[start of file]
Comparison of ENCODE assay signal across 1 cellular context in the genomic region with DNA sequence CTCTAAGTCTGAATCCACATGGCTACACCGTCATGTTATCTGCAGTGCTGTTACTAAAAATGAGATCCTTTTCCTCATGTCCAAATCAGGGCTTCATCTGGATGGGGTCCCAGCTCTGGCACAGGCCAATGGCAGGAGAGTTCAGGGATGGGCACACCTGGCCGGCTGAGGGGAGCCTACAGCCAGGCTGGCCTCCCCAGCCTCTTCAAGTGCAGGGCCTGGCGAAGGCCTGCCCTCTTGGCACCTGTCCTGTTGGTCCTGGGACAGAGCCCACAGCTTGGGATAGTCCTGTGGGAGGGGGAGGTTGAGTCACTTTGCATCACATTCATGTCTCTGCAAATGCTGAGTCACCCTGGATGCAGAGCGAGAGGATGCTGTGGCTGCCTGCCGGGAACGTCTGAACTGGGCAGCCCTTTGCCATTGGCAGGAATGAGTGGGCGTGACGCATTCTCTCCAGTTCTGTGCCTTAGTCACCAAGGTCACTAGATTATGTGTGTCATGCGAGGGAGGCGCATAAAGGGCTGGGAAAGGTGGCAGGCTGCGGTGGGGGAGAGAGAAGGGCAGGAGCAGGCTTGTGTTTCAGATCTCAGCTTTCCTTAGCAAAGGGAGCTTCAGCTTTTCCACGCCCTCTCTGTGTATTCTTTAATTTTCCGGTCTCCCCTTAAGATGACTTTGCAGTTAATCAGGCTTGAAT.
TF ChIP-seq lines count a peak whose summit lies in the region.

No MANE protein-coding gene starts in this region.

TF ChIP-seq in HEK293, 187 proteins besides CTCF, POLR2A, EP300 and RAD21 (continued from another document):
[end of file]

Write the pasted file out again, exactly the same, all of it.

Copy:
Comparison of ENCODE assay signal across 1 cellular context in the genomic region with DNA sequence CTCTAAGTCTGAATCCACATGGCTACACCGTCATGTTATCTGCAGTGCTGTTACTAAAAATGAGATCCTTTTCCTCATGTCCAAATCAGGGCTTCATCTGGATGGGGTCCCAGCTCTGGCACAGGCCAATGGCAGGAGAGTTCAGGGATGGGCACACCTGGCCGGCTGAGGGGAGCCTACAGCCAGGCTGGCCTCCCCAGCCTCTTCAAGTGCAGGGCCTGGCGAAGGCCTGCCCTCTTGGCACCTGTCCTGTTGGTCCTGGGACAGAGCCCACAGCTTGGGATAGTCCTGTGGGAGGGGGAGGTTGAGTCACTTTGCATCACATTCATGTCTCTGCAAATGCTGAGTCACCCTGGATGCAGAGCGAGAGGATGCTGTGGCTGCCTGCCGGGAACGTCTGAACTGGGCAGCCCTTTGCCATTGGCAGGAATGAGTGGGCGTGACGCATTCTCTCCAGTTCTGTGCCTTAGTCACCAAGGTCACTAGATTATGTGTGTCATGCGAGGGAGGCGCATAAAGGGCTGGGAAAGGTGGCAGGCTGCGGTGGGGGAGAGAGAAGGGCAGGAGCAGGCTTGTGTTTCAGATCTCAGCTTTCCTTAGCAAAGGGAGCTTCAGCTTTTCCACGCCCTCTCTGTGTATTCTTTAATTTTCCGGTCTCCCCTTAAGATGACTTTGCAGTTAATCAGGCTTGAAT.
TF ChIP-seq lines count a peak whose summit lies in the region.

No MANE protein-coding gene starts in this region.

TF ChIP-seq in HEK293, 187 proteins besides CTCF, POLR2A, EP300 and RAD21 (continued from another document):